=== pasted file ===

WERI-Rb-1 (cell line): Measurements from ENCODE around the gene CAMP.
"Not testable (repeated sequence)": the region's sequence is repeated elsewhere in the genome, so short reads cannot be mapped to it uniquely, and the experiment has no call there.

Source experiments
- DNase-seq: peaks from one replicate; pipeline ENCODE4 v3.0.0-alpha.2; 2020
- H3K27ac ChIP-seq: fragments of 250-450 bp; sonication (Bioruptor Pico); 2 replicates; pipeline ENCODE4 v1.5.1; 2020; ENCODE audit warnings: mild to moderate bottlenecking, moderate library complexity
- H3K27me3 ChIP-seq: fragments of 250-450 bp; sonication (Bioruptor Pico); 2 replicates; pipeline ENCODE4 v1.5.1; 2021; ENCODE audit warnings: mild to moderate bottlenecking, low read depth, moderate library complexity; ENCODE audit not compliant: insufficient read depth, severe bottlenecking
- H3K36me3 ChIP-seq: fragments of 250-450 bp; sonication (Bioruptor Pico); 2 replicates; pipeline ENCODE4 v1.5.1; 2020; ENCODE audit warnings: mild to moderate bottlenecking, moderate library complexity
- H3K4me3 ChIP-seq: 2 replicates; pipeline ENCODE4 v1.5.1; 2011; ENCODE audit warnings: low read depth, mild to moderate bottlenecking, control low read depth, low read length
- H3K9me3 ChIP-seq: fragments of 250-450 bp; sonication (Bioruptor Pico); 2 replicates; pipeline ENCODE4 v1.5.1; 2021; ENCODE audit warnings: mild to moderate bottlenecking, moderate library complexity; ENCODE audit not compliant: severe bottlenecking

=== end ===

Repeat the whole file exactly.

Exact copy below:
WERI-Rb-1 (cell line): Measurements from ENCODE around the gene CAMP.
"Not testable (repeated sequence)": the region's sequence is repeated elsewhere in the genome, so short reads cannot be mapped to it uniquely, and the experiment has no call there.

Source experiments
- DNase-seq: peaks from one replicate; pipeline ENCODE4 v3.0.0-alpha.2; 2020
- H3K27ac ChIP-seq: fragments of 250-450 bp; sonication (Bioruptor Pico); 2 replicates; pipeline ENCODE4 v1.5.1; 2020; ENCODE audit warnings: mild to moderate bottlenecking, moderate library complexity
- H3K27me3 ChIP-seq: fragments of 250-450 bp; sonication (Bioruptor Pico); 2 replicates; pipeline ENCODE4 v1.5.1; 2021; ENCODE audit warnings: mild to moderate bottlenecking, low read depth, moderate library complexity; ENCODE audit not compliant: insufficient read depth, severe bottlenecking
- H3K36me3 ChIP-seq: fragments of 250-450 bp; sonication (Bioruptor Pico); 2 replicates; pipeline ENCODE4 v1.5.1; 2020; ENCODE audit warnings: mild to moderate bottlenecking, moderate library complexity
- H3K4me3 ChIP-seq: 2 replicates; pipeline ENCODE4 v1.5.1; 2011; ENCODE audit warnings: low read depth, mild to moderate bottlenecking, control low read depth, low read length
- H3K9me3 ChIP-seq: fragments of 250-450 bp; sonication (Bioruptor Pico); 2 replicates; pipeline ENCODE4 v1.5.1; 2021; ENCODE audit warnings: mild to moderate bottlenecking, moderate library complexity; ENCODE audit not compliant: severe bottlenecking